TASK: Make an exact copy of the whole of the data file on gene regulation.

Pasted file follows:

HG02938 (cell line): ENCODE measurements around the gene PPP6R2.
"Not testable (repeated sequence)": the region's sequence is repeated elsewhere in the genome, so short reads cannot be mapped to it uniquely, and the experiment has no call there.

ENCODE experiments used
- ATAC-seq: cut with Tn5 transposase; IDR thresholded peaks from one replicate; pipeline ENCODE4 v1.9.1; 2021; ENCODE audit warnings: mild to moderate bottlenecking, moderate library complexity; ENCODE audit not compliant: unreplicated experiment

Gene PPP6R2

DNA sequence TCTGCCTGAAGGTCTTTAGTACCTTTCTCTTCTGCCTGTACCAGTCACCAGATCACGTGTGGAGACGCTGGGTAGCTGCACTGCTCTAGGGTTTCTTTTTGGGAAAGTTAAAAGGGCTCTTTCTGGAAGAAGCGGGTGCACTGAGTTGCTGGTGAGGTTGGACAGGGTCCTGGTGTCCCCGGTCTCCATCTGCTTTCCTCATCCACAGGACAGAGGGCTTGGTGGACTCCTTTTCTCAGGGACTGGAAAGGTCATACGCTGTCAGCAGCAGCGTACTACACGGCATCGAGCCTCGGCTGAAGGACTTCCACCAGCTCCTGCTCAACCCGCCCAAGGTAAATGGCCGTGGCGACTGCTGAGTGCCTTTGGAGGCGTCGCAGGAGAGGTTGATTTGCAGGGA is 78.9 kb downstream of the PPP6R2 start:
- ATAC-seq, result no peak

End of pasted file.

HG02938 (cell line): ENCODE measurements around the gene PPP6R2.
"Not testable (repeated sequence)": the region's sequence is repeated elsewhere in the genome, so short reads cannot be mapped to it uniquely, and the experiment has no call there.

ENCODE experiments used
- ATAC-seq: cut with Tn5 transposase; IDR thresholded peaks from one replicate; pipeline ENCODE4 v1.9.1; 2021; ENCODE audit warnings: mild to moderate bottlenecking, moderate library complexity; ENCODE audit not compliant: unreplicated experiment

Gene PPP6R2

DNA sequence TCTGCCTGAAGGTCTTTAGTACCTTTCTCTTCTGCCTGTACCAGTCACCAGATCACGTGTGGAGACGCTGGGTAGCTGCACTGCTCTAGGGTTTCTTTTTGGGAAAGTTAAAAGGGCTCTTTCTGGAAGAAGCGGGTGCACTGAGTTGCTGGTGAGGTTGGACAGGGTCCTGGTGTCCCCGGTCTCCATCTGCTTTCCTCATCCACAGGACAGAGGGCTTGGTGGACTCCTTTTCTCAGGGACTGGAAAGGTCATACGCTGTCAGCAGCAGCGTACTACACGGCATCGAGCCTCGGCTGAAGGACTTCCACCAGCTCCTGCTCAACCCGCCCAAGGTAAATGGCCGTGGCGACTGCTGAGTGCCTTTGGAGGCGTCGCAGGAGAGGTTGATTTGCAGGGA is 78.9 kb downstream of the PPP6R2 start:
- ATAC-seq, result no peak